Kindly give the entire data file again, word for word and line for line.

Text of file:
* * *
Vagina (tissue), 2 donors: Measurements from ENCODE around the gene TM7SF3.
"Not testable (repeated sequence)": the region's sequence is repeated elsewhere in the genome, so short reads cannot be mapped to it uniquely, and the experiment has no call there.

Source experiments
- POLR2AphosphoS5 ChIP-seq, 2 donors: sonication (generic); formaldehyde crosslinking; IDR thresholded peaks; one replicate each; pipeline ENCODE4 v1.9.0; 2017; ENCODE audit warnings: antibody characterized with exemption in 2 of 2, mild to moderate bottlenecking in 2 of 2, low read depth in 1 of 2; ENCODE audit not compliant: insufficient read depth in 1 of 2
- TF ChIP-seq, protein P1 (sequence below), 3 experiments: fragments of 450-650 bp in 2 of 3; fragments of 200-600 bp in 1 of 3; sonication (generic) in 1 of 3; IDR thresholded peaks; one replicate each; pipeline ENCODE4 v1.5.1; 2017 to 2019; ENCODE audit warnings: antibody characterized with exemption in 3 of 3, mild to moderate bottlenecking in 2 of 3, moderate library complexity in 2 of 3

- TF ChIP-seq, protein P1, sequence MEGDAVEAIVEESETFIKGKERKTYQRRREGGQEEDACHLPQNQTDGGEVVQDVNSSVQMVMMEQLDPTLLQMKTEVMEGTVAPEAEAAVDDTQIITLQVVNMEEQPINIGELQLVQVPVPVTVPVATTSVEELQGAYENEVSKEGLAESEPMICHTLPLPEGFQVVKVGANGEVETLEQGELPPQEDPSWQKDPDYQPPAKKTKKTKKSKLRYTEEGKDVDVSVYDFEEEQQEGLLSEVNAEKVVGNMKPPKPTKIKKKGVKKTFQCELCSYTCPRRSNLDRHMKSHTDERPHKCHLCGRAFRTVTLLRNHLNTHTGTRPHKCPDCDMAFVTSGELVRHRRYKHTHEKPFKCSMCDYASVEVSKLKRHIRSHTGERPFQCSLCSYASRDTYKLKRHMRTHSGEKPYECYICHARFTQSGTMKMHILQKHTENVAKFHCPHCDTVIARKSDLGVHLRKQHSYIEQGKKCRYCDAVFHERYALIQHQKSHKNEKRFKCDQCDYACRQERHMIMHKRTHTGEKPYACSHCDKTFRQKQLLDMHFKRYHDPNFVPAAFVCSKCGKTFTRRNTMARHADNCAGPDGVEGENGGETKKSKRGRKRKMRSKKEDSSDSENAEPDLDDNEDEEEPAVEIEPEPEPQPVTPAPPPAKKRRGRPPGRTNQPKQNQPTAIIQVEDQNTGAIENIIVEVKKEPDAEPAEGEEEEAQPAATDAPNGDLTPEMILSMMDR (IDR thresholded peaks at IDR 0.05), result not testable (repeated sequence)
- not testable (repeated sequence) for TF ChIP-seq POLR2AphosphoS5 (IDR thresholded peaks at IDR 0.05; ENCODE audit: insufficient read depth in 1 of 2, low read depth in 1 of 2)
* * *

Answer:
Vagina (tissue), 2 donors: Measurements from ENCODE around the gene TM7SF3.
"Not testable (repeated sequence)": the region's sequence is repeated elsewhere in the genome, so short reads cannot be mapped to it uniquely, and the experiment has no call there.

Source experiments
- POLR2AphosphoS5 ChIP-seq, 2 donors: sonication (generic); formaldehyde crosslinking; IDR thresholded peaks; one replicate each; pipeline ENCODE4 v1.9.0; 2017; ENCODE audit warnings: antibody characterized with exemption in 2 of 2, mild to moderate bottlenecking in 2 of 2, low read depth in 1 of 2; ENCODE audit not compliant: insufficient read depth in 1 of 2
- TF ChIP-seq, protein P1 (sequence below), 3 experiments: fragments of 450-650 bp in 2 of 3; fragments of 200-600 bp in 1 of 3; sonication (generic) in 1 of 3; IDR thresholded peaks; one replicate each; pipeline ENCODE4 v1.5.1; 2017 to 2019; ENCODE audit warnings: antibody characterized with exemption in 3 of 3, mild to moderate bottlenecking in 2 of 3, moderate library complexity in 2 of 3

- TF ChIP-seq, protein P1, sequence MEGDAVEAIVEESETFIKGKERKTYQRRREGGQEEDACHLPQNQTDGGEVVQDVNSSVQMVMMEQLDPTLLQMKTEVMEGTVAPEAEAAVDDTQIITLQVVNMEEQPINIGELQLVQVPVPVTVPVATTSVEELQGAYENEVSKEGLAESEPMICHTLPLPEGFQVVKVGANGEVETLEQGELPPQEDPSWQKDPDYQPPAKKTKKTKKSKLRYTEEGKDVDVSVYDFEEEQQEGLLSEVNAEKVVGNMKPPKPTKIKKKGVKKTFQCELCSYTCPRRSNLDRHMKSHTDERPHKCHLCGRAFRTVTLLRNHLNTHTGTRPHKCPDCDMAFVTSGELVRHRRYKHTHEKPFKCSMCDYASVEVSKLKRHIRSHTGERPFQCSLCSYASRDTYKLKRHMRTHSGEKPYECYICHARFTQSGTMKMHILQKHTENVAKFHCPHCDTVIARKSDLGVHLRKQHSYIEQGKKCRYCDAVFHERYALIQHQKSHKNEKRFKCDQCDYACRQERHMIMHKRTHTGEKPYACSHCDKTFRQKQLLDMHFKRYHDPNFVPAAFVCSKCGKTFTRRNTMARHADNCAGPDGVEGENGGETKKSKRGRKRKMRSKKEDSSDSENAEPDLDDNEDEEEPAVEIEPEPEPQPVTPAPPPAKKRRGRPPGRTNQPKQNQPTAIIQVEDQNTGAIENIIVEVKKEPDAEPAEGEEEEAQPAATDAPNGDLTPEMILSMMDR (IDR thresholded peaks at IDR 0.05), result not testable (repeated sequence)
- not testable (repeated sequence) for TF ChIP-seq POLR2AphosphoS5 (IDR thresholded peaks at IDR 0.05; ENCODE audit: insufficient read depth in 1 of 2, low read depth in 1 of 2)